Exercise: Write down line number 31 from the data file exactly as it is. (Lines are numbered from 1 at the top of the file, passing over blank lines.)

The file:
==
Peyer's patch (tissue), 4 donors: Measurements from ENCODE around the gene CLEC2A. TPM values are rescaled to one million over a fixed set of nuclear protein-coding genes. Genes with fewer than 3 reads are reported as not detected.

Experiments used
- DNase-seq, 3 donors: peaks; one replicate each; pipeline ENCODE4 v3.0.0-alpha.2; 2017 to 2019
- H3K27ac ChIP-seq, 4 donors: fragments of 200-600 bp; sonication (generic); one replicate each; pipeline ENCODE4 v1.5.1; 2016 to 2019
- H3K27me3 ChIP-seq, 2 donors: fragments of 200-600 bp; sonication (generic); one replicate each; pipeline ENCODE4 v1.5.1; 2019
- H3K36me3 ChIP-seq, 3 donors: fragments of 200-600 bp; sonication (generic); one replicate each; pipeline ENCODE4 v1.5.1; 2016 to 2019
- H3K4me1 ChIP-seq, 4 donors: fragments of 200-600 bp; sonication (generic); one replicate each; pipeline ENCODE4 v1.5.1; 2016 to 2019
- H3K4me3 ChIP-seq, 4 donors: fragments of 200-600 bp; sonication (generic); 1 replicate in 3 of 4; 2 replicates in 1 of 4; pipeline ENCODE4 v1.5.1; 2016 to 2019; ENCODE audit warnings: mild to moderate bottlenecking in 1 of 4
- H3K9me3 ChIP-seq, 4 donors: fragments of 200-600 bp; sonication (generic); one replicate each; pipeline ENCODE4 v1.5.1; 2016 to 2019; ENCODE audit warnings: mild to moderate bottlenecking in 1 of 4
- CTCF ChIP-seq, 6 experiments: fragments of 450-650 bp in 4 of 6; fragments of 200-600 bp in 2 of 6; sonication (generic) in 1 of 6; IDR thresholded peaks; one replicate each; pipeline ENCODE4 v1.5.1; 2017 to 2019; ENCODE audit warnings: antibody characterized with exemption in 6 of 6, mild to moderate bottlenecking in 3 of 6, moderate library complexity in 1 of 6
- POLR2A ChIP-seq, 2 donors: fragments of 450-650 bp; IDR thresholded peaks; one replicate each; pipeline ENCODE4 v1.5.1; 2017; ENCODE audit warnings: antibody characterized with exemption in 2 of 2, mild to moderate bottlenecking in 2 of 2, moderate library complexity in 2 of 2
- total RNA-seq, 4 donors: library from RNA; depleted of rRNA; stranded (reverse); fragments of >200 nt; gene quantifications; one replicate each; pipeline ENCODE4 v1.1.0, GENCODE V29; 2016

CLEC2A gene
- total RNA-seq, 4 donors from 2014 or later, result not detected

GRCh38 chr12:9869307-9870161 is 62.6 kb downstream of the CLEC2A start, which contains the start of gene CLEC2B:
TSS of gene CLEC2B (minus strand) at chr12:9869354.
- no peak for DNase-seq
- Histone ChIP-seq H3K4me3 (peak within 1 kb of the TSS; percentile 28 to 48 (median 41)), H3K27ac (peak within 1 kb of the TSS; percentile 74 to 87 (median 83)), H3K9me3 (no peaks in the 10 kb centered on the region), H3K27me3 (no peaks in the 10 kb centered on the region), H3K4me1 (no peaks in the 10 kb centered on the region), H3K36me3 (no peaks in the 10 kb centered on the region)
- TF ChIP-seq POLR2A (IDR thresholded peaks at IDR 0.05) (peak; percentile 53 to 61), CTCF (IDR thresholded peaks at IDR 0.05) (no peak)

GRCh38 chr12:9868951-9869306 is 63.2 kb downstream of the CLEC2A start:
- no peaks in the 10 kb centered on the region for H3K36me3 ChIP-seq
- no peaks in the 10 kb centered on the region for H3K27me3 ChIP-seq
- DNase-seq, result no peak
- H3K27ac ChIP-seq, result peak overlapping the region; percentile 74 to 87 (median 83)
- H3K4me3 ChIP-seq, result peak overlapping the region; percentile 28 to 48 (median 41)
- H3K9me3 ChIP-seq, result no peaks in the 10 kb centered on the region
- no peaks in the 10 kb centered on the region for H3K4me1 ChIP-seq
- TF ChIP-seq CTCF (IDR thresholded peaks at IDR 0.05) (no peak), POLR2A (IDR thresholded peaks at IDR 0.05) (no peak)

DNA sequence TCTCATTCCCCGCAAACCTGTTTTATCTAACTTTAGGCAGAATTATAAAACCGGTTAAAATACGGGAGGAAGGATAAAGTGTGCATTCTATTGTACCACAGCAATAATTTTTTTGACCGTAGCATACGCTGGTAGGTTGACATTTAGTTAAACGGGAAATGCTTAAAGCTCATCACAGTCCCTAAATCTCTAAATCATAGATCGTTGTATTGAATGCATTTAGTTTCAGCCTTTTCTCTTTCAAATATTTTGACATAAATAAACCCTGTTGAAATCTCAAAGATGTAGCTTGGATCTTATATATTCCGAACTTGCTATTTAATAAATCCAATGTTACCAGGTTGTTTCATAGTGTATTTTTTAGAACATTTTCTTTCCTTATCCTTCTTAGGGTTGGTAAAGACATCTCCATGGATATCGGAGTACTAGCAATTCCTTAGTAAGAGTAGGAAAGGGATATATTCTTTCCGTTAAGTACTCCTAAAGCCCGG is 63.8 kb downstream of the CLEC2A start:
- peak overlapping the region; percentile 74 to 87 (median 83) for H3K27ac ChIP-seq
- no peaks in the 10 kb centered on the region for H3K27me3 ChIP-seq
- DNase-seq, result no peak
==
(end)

- no peaks in the 10 kb centered on the region for H3K27me3 ChIP-seq